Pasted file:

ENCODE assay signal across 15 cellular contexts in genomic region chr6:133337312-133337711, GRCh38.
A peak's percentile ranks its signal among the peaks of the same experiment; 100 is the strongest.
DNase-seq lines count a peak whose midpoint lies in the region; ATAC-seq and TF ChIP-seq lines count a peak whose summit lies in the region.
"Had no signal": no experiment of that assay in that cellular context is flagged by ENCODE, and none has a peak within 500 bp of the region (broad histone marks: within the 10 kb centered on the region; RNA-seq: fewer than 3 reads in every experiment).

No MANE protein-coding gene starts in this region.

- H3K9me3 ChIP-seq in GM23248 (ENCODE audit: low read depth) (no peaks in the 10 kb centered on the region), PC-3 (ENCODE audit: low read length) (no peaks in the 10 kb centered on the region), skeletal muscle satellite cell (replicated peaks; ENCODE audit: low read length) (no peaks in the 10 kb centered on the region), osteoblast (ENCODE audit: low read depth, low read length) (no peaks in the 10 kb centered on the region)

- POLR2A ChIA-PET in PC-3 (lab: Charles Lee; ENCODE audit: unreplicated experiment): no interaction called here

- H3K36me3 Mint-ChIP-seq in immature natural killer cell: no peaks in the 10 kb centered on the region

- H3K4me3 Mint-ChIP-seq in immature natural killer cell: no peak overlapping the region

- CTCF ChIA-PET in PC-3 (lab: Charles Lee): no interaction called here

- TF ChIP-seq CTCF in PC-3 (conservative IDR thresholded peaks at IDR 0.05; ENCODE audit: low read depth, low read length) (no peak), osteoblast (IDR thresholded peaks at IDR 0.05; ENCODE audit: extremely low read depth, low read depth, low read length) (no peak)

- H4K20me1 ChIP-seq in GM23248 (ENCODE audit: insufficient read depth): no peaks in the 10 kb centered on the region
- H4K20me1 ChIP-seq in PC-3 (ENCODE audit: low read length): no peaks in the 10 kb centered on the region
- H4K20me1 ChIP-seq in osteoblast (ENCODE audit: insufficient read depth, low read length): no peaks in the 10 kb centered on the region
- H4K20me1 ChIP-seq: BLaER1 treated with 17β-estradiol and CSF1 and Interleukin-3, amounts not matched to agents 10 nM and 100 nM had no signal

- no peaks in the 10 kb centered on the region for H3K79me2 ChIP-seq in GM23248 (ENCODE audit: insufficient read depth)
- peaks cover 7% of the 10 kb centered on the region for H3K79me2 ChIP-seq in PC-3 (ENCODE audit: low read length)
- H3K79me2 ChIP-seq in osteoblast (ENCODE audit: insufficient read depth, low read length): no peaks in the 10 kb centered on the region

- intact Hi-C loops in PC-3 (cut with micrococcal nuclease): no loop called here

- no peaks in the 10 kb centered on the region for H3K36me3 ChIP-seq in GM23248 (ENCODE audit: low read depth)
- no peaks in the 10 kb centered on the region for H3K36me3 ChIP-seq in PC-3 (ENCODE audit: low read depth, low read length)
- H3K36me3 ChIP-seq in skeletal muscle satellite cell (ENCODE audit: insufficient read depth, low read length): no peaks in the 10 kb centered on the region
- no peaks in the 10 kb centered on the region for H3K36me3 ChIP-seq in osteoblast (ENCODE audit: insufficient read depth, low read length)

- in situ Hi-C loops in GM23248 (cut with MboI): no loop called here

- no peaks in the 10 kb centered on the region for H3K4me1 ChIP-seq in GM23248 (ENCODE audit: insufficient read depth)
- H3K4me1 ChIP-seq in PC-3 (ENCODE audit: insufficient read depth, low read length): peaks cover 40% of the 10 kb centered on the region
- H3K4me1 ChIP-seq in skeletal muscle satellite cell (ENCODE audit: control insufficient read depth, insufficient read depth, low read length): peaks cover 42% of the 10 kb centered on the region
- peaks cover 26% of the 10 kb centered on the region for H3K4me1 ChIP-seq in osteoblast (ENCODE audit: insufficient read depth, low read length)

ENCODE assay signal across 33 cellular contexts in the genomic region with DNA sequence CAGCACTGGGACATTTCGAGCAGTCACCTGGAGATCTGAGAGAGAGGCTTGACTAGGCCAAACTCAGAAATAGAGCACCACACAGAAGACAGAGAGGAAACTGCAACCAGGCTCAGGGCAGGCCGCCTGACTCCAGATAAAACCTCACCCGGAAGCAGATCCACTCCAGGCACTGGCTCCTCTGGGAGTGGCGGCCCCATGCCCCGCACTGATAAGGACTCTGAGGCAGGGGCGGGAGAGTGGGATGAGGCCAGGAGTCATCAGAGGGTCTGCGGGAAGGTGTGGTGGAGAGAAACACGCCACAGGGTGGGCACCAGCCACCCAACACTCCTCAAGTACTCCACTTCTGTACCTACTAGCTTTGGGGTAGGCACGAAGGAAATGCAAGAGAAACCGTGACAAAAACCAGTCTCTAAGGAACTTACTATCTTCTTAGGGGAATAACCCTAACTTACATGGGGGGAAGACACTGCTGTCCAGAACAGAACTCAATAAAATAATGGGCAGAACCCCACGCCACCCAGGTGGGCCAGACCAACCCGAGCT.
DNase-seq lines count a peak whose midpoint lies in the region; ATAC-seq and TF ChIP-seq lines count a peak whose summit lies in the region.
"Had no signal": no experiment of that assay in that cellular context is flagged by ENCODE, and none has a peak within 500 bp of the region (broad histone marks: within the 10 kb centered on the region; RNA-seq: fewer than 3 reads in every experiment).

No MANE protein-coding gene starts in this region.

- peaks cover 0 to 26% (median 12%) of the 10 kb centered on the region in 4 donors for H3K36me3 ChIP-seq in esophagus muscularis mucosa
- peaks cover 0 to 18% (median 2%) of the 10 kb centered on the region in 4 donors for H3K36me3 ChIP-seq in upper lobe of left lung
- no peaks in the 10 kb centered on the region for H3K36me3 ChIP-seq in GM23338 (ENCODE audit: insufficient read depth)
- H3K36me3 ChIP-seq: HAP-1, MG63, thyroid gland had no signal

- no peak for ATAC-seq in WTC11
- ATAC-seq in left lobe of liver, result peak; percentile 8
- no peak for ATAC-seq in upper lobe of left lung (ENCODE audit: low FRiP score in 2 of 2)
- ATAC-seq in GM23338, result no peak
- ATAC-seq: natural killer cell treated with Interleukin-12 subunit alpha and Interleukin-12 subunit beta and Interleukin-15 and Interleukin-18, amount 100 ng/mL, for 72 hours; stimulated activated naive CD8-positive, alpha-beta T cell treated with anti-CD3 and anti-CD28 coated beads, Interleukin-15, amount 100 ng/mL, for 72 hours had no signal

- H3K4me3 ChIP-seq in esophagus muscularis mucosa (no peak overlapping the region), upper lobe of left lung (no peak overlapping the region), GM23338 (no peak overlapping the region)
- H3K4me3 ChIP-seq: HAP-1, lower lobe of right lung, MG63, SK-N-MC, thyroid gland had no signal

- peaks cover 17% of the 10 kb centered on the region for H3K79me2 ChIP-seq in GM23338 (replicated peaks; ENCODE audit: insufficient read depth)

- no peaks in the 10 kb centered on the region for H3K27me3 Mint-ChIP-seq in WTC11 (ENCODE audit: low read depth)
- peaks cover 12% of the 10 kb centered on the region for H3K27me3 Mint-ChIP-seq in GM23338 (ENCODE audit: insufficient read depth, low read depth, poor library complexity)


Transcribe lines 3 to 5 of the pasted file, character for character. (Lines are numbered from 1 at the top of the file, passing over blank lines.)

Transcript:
DNase-seq lines count a peak whose midpoint lies in the region; ATAC-seq and TF ChIP-seq lines count a peak whose summit lies in the region.
"Had no signal": no experiment of that assay in that cellular context is flagged by ENCODE, and none has a peak within 500 bp of the region (broad histone marks: within the 10 kb centered on the region; RNA-seq: fewer than 3 reads in every experiment).

No MANE protein-coding gene starts in this region.